After a week, you develop a certain numbness to it, which allows you to turn your attention forward. The cockpit design is uncomplicated, with its fans of leather upholstery and heavy slabs of carbon-fiber accent trim. That’s because it’s dominated by the seven-inch thin-film transistor (TFT) touch screen that turns many functions usually handled with real buttons, from seat heaters to the rear-window-shade control, into virtual buttons. Before you can do anything, though, including adjust the cabin temperature, you must “accept” the lawyer warning. Very five-years-ago.As in every other Chrysler product that runs this touch-it-for-everything system, from the Dart to the Grand Cherokee, the nav displays are Garmin-generic down to the same cheerful “Where to?” button found on Nuvi units sold at Walmart. The processor is slow, so map zooms take time to re-render. And what possible excuse can Maserati give for not supplying a console-control knob like that in an Audi, Mercedes, Lexus, BMW, or even a Mazda? Urgent note to Fiat Chrysler: “The Charger doesn’t have one” is not an excuse that will fly with these buyers.

The cockpit photographs better than it feels or works in practical usage. A door of not-especially-luxurious plastic covers the cup holders, which are sized for nothing larger than a 12-ounce soda can. The center console has an extra-deep bin at least, at the bottom of which are more sized-too-small cup holders. A good relation with the wheel and pedals is possible thanks to lots of adjustments, but the two large, analog gauges are always crowded by the thick wheel rim. Between them is a multi-info screen that will display a simple numerical speed upon command, and it becomes your go-to gauge in daily use.

Using cheap-car parts to save money in a way that’s hidden from the customer is an art form. VW-Audi have nailed it; Chrysler-Maserati not so much, though with engines they are at least much closer. The Ghibli’s 3.0-liter twin-turbo V-6 block starts life as an aluminum die-casting from Chrysler’s Kokomo, Indiana, plant, but its path quickly diverges from blocks headed for less glamorous duty as it goes overseas to Ferrari’s Maranello campus for its machining and assembly with Ferrari-cast heads.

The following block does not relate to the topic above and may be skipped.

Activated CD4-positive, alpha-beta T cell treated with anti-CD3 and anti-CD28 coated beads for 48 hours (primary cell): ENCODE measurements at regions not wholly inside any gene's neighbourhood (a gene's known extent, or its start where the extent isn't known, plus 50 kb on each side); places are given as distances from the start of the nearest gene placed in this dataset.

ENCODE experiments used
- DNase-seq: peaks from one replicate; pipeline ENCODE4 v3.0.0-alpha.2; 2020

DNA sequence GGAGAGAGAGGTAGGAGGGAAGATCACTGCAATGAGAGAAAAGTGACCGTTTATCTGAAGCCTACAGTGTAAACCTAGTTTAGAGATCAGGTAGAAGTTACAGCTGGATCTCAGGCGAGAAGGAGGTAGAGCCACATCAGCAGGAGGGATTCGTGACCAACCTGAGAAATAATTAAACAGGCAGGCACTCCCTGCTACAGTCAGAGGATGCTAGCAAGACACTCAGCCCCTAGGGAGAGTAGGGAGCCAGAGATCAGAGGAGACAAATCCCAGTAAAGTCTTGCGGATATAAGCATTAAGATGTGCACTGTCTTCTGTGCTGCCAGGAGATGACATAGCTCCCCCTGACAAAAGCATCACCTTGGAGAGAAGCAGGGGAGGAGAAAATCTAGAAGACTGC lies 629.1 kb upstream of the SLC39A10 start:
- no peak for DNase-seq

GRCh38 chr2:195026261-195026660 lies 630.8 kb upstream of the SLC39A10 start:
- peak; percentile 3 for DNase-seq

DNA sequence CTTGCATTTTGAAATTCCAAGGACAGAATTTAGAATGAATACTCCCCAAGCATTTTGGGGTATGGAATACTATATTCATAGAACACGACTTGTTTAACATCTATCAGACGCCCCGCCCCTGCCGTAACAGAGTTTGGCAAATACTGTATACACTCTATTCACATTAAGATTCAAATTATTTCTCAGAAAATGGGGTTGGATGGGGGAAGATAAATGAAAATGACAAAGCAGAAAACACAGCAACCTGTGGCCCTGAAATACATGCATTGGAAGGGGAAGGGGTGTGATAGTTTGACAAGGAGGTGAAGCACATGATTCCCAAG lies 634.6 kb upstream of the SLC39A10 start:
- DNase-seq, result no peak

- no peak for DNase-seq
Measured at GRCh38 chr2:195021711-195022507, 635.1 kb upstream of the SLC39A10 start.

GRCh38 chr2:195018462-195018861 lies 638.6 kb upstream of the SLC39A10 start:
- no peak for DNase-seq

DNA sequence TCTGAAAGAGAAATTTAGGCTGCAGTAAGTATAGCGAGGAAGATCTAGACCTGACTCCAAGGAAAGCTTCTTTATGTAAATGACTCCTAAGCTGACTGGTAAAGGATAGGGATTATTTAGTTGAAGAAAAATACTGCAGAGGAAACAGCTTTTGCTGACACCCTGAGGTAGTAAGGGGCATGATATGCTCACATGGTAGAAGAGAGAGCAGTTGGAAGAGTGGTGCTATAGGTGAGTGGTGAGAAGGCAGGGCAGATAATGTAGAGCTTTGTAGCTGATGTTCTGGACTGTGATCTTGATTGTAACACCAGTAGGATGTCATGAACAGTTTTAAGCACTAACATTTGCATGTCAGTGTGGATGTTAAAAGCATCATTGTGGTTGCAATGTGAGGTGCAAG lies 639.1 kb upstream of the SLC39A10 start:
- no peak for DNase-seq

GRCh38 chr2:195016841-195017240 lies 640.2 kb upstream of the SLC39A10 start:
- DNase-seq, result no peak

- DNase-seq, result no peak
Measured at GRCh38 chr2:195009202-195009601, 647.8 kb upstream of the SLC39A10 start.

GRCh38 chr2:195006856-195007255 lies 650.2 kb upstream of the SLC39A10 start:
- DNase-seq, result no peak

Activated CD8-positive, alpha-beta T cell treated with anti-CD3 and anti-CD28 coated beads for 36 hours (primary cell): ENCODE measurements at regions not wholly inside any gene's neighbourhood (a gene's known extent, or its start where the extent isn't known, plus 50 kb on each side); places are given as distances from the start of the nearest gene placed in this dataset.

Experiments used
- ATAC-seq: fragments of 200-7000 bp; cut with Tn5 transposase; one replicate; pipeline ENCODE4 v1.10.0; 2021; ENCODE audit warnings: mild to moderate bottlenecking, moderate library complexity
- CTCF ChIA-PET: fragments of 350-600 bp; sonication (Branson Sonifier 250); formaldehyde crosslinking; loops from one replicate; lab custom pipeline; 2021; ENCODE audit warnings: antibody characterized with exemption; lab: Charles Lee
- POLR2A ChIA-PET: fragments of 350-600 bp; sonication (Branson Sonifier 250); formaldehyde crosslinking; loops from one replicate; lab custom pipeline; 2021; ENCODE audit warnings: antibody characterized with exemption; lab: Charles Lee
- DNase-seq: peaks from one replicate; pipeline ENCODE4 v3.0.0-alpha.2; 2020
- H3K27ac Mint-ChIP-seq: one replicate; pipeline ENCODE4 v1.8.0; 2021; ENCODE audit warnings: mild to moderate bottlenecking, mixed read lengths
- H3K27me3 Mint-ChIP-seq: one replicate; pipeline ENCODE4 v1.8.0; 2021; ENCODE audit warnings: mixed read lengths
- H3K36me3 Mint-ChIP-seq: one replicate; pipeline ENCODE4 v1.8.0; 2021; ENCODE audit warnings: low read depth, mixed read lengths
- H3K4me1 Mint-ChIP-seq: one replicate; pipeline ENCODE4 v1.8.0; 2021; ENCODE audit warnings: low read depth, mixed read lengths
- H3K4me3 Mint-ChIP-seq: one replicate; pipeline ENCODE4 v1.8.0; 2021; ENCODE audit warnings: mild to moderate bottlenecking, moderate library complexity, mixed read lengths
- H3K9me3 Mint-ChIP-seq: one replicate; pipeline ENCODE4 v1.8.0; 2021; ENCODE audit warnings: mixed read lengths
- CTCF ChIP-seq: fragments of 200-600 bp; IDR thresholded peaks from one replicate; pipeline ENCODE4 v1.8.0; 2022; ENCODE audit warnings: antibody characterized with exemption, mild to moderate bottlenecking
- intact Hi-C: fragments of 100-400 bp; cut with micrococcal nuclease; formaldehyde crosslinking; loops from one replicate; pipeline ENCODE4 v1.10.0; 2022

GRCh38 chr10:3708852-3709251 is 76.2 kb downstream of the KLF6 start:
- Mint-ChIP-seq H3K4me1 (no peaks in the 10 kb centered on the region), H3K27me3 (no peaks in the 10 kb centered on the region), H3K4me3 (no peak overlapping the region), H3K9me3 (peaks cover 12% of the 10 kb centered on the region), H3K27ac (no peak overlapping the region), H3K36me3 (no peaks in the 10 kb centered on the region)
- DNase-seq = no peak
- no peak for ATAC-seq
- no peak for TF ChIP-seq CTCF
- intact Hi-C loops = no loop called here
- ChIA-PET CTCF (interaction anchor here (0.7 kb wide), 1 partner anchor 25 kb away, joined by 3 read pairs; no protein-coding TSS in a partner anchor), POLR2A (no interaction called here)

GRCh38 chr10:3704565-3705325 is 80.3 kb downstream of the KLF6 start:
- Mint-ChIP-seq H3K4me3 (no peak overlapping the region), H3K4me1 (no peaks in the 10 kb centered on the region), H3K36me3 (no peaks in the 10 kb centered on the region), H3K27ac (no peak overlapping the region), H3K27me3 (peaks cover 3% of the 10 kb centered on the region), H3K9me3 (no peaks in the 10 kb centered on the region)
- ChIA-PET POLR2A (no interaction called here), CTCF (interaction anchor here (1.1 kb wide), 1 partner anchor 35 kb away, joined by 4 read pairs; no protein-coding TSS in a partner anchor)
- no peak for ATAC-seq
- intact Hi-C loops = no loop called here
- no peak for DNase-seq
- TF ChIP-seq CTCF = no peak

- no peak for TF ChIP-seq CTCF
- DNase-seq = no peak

Once its fur is up, the little 404-hp V-6 can make this 4649-pound car really move, though its labors give it an 18-mpg appetite for premium. At wide-open, the four pipes out back start barking in Latin, and quick upshifts are accompanied by the same thrilling slam-buzz-bang of an F430. The Ghibli racks up 60 mph in 4.7 seconds and the quarter in 13.4 seconds at 105 mph, robust scores for such a heavy car. We saw 175 mph on the big oval.

If you take manual control of the ZF eight-speed automatic via the steering column’s big metal paddles, you may never experience anything but love for the Ghibli’s powertrain. Keep the engine at a permanent low boil and turbo lag is nearly nonexistent. The party stops when the trans is left in auto. It lunges for the top gear and a low-rpm economy setting, so the boost drops off and everything goes to sleep—unless you put it in sport mode, which locks out eighth gear and is thus not great for everyday driving.

When you need speed, things are slow to wake back up. Prod the car with half the throttle and nothing much happens. Nail it and time passes while the trans drops three gears and the boost builds. If you’re eyeing the open freeway lane next to your stopped one, goose it well before jumping out or risk being rear-ended. That’s when you notice how small 3.0 liters is in a two-ton-plus car. And our four-wheel-drive S Q4 version had the powered-up 3.0-liter. Just imagine the 345-hp version of this engine in the rear-drive Ghibli. It’s all or nothing with this engine, the “all” being, granted, rather spectacular.